SPMR 2018 Results.xls
Mayho gets the better of Butterfield
In the end, the Sinclair Packwood Memorial Race panned out exactly how Dominique Mayho hoped and expected it would — a sprint finish with Tyler Butterfield.
Mayho executed the “perfect” race, reacting quickly to Butterfield’s attack from the gun and largely deployed defensive tactics until the final corner of the explosive 13.1-mile race.
As they swung into Cedar Avenue, the pair were riding wheel to wheel, as they had for the entire race. But by that stage Mayho knew he had already laid the foundations for what was the most gratifying of his three Bermuda Day victories.
“This is definitely my favourite win — it was perfect,” said Mayho, who finished in 24min 24.963sec. “When I first started cycling Tyler was a pro athlete and someone I looked up to — I still do. He has taught me a lot.”
Although Mayho beat Butterfield in the Bank of Bermuda Foundation Time-Trial Championships last year, he had never previously got the better of him in a road race.
He admits he was beginning to wonder whether he was suffering from a “mental block” whenever he went head-to-head with the decorated triathlete.
“I always thought he had a mental block me to the point I couldn’t race properly,” Mayho said. “It’s a good feeling to finally beat him.”
Butterfield’s late entry into the race added another element of intrigue the most prestigious event in the local cycling calendar, having withdrawn from the Bermuda Day Half Marathon Derby because of a calf strain.
It was the 35-year-old’s first Sinclair Packwood Memorial Race since 2002, when he also had to settle for second, with Mayho confessing he was almost caught cold by the more experienced rider’s blistering start.
“Tyler started really hard and I didn’t expect him to go that early,” the VT Construction-Madison rider said. “The race starts on a downhill and I think he knew the juniors [Kaden Hopkins and Matthew Oliveira] would be under gear for it, so he just went full gas.
“I jumped around Matthew because he couldn’t close it and got on [Butterfield’s] wheel. We then started working together.”
Butterfield, the more accomplished time-trialist, did the bulk of the labour, according to Mayho, who pulled away on Burnt House Hill before being quickly countered by his rival.
“I dropped him on Burnt House,” Mayho said. “But I then waited for him because I knew I couldn’t go all that way alone and he attacked me. After that I thought, ‘All right, no more helping. Now the game is on’. That’s when the real race started between us.”
Had Butterfield continued attacking, Mayho suspects the outcome could have been different and shared the piece of kidology he performed in an effort to maintain control.
“If he attacked a couple more times he may have got away,” Mayho said. “So I just rolled up to him and said, ‘If you attack me again I’m not working with you’. I think that played on his mind, although I was actually dying at that point! I used a bit of psychology, I guess.”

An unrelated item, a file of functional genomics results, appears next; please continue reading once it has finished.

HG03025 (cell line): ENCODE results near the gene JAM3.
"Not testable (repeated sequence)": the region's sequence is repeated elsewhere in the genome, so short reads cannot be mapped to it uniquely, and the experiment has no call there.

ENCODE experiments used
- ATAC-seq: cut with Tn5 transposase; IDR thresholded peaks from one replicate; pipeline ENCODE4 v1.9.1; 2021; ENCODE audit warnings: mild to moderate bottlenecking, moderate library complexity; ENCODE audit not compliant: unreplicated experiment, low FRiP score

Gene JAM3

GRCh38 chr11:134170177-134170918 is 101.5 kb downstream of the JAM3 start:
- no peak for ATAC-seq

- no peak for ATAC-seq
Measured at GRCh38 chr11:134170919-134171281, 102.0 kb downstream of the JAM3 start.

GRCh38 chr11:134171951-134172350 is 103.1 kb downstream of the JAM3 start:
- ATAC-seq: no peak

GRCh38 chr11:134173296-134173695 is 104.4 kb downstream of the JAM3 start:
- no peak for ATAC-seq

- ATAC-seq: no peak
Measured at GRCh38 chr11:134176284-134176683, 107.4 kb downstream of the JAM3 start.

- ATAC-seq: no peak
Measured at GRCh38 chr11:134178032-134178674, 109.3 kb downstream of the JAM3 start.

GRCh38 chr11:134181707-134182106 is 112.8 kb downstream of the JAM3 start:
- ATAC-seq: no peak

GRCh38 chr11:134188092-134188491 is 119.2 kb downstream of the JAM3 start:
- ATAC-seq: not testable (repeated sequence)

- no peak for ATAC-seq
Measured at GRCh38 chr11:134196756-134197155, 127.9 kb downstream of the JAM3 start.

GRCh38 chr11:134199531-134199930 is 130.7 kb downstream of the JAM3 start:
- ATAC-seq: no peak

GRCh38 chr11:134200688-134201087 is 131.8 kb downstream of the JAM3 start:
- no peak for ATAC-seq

By the time the pair reached Front Street Mayho knew the odds were staked firmly in his favour as the superior sprinter.
“I just kept playing the game and waited until he went into the final corner,” Mayho added. “He went wide, so I cut on the inside of him and went before he could react to it.”
For Mayho the victory felt like redemption, having slid out entering the final corner of his previous race in 2014, scuppering his chances of a hat-trick of wins and joining Kris Hedges and Wayne Scott with the most titles.
He hopes to surpass those pair next year as part of his bid to equal Hedges’s feat of three in a row.
“It’s great to be up there those two, especially Kris who won three in a row,” said Mayho, who missed the previous three races as he was competing in Belgium.
“That’s something I’ve been aiming for for a very long time. Hopefully this win can restart my count.”
Despite delving deep into his box of tricks, as a former professional cyclist for American team Slipstream Sports, Butterfield could not conjure up a way breaking free from Mayho.
He said he was always mindful of Mayho’s raw speed and power, which ultimately proved decisive, and admits the better rider won on the day.
“When he went [on Cedar Avenue] I couldn’t even get on his wheel,” said Butterfield, who finished in 24:25.426. “All power to him; he’s the best sprinter we have and the best rider.
“He was smart, he was tactical. I played all of my tactics, which I knew I would, but I couldn’t beat him. That’s bike racing.”
Butterfield more than kept his promise of making the race interesting and said he took pleasure from knowing he had made Mayho toil for his win.
“I’m happy I was able to make a difference to the race,” the Tokio rider said. “It wasn’t the normal weekend Bermuda race.
“I’m sure some of the guys at the beginning were like, ‘Wow, this is quick. Holy smokes! Two people just took off from the front. How did that happen?’
“My lungs are burning, I went hard, and I wasn’t going to let him win easily. He had to earn it and he did. It wasn’t a soft race.”
Kaden Hopkins, last year’s winner, was the best of the rest, finishing third in 25:27.992, 3½ minutes faster than his time 12 months ago.
“It was as hard as expected,” said Hopkins, the top junior finisher. “Matt and I don’t have the gears [as junior riders]. As soon as Tyler put the power down — well, him and Dom are just so strong and basically just rode away from us before we even had a chance to react to it.”
• For today’s results, click on the PDF link under “Related Media”
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